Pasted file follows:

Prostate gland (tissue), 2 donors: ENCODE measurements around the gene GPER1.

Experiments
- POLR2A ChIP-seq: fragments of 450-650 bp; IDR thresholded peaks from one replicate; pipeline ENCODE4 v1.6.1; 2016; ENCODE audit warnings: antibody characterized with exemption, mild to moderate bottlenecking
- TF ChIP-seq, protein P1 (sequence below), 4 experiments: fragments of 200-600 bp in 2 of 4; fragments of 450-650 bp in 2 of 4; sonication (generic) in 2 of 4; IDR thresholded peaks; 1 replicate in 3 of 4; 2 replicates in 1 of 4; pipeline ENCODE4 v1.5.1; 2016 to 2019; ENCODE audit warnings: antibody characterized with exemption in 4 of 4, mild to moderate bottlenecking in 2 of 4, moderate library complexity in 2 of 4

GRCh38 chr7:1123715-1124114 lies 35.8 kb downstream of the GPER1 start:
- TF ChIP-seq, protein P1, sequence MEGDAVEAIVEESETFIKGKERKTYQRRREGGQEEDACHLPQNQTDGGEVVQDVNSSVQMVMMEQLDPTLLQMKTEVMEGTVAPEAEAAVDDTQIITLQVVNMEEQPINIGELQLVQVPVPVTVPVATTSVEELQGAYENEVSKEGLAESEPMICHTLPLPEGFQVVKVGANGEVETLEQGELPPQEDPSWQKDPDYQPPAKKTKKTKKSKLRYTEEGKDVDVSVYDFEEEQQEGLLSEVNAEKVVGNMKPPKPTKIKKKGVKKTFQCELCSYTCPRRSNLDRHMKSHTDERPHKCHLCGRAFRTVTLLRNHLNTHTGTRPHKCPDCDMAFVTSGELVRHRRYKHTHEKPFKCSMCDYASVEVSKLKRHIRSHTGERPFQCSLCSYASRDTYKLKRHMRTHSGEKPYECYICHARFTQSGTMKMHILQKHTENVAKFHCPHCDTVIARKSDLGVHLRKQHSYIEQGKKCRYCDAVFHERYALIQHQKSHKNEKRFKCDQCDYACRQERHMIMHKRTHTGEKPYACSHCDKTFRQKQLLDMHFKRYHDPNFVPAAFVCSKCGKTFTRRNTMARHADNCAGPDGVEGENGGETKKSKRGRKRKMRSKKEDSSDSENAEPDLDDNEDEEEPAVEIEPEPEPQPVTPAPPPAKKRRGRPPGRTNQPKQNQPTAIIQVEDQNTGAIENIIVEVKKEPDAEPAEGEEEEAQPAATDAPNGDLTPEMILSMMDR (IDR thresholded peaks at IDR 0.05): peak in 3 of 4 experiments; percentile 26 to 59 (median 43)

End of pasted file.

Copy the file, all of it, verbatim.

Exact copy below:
Prostate gland (tissue), 2 donors: ENCODE measurements around the gene GPER1.

Experiments
- POLR2A ChIP-seq: fragments of 450-650 bp; IDR thresholded peaks from one replicate; pipeline ENCODE4 v1.6.1; 2016; ENCODE audit warnings: antibody characterized with exemption, mild to moderate bottlenecking
- TF ChIP-seq, protein P1 (sequence below), 4 experiments: fragments of 200-600 bp in 2 of 4; fragments of 450-650 bp in 2 of 4; sonication (generic) in 2 of 4; IDR thresholded peaks; 1 replicate in 3 of 4; 2 replicates in 1 of 4; pipeline ENCODE4 v1.5.1; 2016 to 2019; ENCODE audit warnings: antibody characterized with exemption in 4 of 4, mild to moderate bottlenecking in 2 of 4, moderate library complexity in 2 of 4

GRCh38 chr7:1123715-1124114 lies 35.8 kb downstream of the GPER1 start:
- TF ChIP-seq, protein P1, sequence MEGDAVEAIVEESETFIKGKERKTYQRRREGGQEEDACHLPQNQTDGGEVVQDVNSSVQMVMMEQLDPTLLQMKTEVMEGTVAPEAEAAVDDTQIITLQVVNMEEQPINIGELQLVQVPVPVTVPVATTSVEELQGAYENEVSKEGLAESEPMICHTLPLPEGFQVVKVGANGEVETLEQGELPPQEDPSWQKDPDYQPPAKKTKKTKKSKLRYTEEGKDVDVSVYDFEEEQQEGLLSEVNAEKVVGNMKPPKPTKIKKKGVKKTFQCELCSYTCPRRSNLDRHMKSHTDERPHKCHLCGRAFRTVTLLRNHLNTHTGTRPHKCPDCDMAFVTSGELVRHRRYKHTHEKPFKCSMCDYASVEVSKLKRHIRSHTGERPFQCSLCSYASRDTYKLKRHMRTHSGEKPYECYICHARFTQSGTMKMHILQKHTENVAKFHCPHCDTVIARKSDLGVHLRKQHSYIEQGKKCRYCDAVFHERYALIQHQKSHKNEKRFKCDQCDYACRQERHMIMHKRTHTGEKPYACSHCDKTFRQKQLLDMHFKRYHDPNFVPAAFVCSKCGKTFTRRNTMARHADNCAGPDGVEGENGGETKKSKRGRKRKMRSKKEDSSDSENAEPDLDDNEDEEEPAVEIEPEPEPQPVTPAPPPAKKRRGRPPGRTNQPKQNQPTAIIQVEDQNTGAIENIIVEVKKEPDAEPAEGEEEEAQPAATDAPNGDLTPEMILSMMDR (IDR thresholded peaks at IDR 0.05): peak in 3 of 4 experiments; percentile 26 to 59 (median 43)